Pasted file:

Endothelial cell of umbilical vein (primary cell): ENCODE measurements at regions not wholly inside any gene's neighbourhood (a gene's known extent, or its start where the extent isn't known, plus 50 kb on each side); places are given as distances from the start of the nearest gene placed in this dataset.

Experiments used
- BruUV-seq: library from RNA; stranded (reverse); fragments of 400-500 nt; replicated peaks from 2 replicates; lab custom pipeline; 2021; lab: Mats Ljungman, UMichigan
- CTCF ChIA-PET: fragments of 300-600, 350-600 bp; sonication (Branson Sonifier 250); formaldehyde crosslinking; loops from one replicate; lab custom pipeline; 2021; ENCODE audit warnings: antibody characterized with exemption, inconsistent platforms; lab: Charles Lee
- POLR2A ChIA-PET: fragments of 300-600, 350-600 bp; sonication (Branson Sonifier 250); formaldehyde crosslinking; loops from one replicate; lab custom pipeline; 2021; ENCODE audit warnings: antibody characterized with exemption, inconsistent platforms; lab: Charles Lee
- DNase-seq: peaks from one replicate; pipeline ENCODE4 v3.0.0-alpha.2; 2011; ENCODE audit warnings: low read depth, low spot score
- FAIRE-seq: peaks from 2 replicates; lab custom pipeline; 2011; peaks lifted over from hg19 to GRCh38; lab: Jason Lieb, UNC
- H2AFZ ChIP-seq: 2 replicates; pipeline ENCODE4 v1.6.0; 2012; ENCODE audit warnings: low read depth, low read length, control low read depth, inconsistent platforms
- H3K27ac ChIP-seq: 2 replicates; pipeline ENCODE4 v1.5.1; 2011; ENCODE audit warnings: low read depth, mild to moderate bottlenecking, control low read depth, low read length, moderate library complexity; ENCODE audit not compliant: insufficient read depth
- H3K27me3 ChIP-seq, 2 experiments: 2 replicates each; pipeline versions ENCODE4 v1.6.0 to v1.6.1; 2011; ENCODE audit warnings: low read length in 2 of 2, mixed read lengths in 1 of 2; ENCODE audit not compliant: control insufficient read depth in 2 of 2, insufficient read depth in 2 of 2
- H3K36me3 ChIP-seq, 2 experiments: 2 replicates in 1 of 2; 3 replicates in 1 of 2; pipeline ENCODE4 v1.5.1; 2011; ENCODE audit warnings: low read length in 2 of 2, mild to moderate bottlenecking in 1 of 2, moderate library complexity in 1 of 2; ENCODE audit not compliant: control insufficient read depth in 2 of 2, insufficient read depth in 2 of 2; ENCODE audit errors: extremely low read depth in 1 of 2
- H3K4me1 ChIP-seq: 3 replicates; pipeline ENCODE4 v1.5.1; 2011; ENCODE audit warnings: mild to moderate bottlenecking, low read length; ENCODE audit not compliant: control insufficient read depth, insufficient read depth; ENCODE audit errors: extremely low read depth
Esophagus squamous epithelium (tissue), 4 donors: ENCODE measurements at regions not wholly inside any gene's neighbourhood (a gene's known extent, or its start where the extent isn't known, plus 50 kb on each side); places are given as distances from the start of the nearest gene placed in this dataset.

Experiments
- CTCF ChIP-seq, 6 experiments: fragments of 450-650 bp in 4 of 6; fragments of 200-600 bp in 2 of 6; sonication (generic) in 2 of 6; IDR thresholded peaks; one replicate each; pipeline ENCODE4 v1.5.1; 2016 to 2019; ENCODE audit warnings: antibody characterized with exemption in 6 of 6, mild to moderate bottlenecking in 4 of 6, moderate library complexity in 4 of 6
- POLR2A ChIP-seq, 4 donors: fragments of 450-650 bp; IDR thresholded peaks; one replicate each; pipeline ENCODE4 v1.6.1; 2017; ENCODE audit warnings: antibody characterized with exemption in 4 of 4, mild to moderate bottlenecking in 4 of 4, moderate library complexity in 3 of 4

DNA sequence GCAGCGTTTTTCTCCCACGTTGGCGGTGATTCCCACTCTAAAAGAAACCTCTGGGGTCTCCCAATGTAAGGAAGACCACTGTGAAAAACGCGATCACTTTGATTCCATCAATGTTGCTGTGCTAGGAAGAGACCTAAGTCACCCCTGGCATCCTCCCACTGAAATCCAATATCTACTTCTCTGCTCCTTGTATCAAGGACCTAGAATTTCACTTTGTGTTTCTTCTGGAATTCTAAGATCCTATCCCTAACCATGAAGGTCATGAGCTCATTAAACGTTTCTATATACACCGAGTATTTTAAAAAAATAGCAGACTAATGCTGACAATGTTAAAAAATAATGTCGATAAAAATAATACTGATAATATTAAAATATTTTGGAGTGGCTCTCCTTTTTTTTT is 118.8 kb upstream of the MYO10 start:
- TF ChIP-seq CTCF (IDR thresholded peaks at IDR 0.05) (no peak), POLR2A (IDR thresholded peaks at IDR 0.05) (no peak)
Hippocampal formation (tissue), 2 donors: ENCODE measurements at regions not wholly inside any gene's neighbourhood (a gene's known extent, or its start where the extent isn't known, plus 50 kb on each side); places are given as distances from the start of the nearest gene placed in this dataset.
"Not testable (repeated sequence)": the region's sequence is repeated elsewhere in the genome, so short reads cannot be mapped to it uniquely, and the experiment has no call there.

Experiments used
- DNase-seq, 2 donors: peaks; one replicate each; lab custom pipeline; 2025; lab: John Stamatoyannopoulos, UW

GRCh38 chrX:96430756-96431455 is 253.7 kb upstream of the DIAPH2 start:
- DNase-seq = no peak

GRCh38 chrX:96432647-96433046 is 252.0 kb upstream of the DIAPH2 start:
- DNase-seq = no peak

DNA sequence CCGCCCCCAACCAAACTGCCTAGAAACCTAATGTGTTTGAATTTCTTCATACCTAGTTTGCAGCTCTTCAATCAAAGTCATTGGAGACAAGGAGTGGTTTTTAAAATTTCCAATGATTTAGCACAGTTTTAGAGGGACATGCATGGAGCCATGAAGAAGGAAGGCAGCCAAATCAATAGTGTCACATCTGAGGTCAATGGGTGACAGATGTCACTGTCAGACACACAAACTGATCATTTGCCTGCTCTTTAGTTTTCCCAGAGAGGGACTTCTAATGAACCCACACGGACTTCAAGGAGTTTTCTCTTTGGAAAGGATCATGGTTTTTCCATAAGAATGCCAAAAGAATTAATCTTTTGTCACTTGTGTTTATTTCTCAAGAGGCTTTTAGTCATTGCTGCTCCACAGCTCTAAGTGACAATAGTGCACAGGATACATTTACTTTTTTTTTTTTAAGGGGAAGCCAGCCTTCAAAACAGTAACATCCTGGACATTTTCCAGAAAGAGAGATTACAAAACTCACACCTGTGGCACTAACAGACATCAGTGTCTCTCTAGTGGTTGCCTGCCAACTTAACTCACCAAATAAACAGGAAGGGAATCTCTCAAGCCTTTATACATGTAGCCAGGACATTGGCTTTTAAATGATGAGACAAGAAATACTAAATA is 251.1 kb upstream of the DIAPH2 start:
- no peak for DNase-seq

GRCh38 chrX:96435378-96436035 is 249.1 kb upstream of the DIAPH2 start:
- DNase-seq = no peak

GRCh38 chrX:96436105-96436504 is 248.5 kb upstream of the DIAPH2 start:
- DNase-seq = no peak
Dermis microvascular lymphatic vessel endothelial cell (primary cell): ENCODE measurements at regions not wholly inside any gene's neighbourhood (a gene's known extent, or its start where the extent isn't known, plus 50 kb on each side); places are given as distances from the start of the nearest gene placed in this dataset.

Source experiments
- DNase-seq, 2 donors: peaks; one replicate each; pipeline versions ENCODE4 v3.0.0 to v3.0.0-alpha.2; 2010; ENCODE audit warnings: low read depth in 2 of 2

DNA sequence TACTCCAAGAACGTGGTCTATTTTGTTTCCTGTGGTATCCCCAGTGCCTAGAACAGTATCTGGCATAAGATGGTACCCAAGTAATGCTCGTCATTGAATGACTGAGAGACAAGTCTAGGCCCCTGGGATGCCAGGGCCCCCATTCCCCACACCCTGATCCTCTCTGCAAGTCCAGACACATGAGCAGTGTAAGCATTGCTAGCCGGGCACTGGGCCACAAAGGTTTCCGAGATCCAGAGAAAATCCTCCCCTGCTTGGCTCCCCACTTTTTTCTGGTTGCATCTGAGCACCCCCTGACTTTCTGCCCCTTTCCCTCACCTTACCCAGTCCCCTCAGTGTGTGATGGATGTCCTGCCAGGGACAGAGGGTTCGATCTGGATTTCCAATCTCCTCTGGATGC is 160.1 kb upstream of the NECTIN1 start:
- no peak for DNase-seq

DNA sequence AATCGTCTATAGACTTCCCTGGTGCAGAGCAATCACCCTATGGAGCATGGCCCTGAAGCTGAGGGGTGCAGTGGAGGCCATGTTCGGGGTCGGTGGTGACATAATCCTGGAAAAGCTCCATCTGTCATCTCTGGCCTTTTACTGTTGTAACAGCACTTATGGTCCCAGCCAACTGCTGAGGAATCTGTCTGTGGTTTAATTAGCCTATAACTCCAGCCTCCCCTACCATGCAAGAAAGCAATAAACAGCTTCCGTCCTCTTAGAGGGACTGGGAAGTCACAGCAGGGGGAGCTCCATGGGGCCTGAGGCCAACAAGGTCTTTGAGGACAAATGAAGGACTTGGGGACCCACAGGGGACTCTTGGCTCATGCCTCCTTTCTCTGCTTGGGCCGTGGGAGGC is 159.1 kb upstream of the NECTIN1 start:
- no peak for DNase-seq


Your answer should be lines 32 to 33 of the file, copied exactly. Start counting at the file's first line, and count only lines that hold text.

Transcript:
- DNase-seq = no peak
Dermis microvascular lymphatic vessel endothelial cell (primary cell): ENCODE measurements at regions not wholly inside any gene's neighbourhood (a gene's known extent, or its start where the extent isn't known, plus 50 kb on each side); places are given as distances from the start of the nearest gene placed in this dataset.